Something is rotten in the state of New York- so TV on the Radio have come to Los Angeles to figure out how to get rid of the smell. More than likely it is the stench of love’s rotting corpse. The magic of new TV on the Radio release “Seeds” is that they want you to figure out who did the killing.
The first part of Seeds is seen from the eyes of somebody who has been sh*t on pretty badly. It skims through the good memories of a relationship and finally finds the flaws that everybody but you saw, finally giving in and looking for a way to make it all disappear. In “Happy Idiot”, the leadoff single, our little sad panda lets us onlookers know…
“I’m gonna bang my head to the wall/ ‘Till I feel like nothing at all/ I’m a happy idiot / To keep my mind off you.”
By the end the record you aren’t too sure if the album “Seeds”, isn’t so much of a recollection as it is a confession. As with most relationship endings the lines get blurred and you aren’t quite sure who said what to who and who shoved the knife in the deepest. “Test Pilot” blurs the protagonist lines further.
“Hope it isn’t broken, try to keep it open/ But I couldn’t hold it, smashed it down for all to see/ And I tried to get repairs done, I couldn’t fix it/ So I picked it up and smashed it down for all to see”
This is also TV on the Radios “California Record”, sonically. Dave Sitek
, the bands guitarist and producer had his studio (Federal Prism)
set up in the Hollywood Hills for the recording of the underrated “Nine Types Of Light”
but with the diversification of the bands extra-curricular activities (Tunde Adabimpe starring in “Rachel Getting Married”, Kyp Malone’s solo project Rain Machine, Dave Sitek’s solo project Maximum Ballon and his short stint with Jane’s Addiction) and the death of long time bassist and collaborator Gerard Smith, it just never fully came together. If “Return To Cookie Mountain”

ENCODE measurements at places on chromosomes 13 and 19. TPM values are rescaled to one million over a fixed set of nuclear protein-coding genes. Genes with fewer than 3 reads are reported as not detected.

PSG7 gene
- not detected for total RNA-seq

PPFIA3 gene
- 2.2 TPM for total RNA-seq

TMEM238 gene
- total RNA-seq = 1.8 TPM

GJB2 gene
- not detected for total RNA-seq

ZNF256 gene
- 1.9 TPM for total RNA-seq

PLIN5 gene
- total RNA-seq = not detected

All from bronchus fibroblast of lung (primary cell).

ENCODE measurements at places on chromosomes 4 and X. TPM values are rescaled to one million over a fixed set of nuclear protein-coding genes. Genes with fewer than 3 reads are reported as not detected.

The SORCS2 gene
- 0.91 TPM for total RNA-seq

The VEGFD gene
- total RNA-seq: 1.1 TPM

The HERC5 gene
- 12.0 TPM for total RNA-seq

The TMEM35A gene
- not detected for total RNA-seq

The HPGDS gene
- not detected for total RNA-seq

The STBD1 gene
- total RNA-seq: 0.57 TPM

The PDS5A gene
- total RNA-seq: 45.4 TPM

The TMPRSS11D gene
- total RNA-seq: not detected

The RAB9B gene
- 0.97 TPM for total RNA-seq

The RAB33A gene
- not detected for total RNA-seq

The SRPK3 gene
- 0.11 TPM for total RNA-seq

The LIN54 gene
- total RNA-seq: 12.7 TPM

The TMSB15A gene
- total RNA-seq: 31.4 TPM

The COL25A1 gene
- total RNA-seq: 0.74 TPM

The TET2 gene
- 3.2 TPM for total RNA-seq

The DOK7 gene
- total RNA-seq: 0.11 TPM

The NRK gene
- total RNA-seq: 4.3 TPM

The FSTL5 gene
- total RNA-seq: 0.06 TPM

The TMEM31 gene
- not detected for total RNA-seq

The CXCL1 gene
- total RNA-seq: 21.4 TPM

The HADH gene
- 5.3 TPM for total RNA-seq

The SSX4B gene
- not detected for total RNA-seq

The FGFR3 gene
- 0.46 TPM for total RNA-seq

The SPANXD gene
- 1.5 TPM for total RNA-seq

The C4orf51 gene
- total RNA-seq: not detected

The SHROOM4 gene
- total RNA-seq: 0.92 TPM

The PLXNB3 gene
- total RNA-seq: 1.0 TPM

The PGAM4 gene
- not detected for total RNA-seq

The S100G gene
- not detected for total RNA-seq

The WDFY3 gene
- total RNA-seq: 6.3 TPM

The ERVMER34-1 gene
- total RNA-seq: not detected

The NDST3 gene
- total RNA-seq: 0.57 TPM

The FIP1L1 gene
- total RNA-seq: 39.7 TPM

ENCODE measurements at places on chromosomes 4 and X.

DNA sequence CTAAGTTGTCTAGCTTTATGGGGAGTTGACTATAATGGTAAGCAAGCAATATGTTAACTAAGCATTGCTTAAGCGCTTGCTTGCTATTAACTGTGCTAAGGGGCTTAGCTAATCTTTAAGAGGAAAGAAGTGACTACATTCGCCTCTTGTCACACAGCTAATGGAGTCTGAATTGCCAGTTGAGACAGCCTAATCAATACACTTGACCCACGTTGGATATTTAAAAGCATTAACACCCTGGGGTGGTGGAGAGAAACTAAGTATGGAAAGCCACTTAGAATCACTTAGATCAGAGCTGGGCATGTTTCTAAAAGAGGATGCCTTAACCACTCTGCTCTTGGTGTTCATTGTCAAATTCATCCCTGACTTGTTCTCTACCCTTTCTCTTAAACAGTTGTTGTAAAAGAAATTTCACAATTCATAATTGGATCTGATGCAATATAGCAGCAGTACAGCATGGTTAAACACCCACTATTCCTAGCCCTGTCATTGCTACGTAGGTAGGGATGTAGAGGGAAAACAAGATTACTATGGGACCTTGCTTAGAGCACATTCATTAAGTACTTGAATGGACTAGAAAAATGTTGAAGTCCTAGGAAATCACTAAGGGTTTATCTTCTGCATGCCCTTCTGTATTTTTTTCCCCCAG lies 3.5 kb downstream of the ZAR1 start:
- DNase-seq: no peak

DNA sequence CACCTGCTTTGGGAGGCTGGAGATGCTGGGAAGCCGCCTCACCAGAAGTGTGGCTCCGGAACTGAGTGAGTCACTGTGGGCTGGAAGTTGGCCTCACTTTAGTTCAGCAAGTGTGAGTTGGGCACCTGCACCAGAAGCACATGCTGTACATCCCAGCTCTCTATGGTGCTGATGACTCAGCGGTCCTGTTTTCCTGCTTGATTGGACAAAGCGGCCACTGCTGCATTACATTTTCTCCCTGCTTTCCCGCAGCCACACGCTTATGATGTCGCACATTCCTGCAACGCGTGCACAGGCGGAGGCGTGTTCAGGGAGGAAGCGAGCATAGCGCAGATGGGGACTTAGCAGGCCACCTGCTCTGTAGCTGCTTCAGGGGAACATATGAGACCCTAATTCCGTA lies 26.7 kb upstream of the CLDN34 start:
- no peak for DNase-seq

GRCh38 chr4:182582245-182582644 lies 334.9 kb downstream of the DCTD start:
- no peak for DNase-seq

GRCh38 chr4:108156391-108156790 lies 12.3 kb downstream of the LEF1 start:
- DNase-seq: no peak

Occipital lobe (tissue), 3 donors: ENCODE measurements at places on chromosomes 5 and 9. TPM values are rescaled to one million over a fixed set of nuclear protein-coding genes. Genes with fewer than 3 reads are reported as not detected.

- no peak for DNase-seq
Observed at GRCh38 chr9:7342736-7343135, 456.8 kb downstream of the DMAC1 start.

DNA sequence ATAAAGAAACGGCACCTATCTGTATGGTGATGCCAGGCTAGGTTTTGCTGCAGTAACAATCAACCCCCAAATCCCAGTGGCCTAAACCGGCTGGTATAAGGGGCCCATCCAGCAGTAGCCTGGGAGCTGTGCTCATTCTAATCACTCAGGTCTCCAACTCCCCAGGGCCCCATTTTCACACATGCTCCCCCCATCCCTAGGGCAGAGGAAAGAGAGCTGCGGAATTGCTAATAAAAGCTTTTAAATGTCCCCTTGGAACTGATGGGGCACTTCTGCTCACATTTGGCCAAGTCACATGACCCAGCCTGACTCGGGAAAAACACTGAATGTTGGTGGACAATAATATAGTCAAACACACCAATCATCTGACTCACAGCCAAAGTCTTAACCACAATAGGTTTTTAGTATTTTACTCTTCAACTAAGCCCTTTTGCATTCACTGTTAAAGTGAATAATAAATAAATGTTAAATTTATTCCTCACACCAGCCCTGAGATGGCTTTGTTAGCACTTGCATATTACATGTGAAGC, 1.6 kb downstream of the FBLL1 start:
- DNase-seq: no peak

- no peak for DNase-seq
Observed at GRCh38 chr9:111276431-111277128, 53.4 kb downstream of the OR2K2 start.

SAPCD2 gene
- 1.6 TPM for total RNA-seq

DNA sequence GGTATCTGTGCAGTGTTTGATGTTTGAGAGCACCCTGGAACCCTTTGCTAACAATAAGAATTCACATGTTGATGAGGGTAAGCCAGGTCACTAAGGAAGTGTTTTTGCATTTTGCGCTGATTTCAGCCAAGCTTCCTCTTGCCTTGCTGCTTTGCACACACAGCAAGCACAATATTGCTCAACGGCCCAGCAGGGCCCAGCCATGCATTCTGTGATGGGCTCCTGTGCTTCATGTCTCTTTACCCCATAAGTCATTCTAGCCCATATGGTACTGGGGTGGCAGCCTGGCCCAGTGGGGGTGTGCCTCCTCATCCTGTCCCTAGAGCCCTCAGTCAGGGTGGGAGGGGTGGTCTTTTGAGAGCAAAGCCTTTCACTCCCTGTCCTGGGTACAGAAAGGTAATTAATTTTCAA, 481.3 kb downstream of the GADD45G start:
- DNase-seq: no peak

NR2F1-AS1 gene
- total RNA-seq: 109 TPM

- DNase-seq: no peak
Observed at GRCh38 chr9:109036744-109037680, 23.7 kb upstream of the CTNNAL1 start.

was a record for drunken, love starved, marauding computer programers waiting on the train in Brooklyn, then “Seeds” is meant for the California cousins those guys go and visit when the New York winter gets too harsh.
“Could You” sounds like a spring drive through Laurel Canyon in a big, beautiful convertible. Twelve string guitars and a horn section helping you through the curves until you get to Mulholland.
The moral of the record is that bad things don’t “just happen” to us individually, they also happen because of what we do collectively in our relationships. Everything in Cali is transitory and temporary. That makes it a perfect place to figure out how everything went wrong and how to put it back together and get back on the road. In the end I think TV on the Radio aren’t going to keep all of their eggs in one basket anymore. The end of the record leaves us with this piece of advice…
“Rain comes down like it always does/This time, I’ve got seeds on ground”
Overall: 7.5 out of 10
Quicklook: What becomes of the broken hearted
Sounds Like: TVOTR on a heartbroken spring break
Review by Jeremy Brown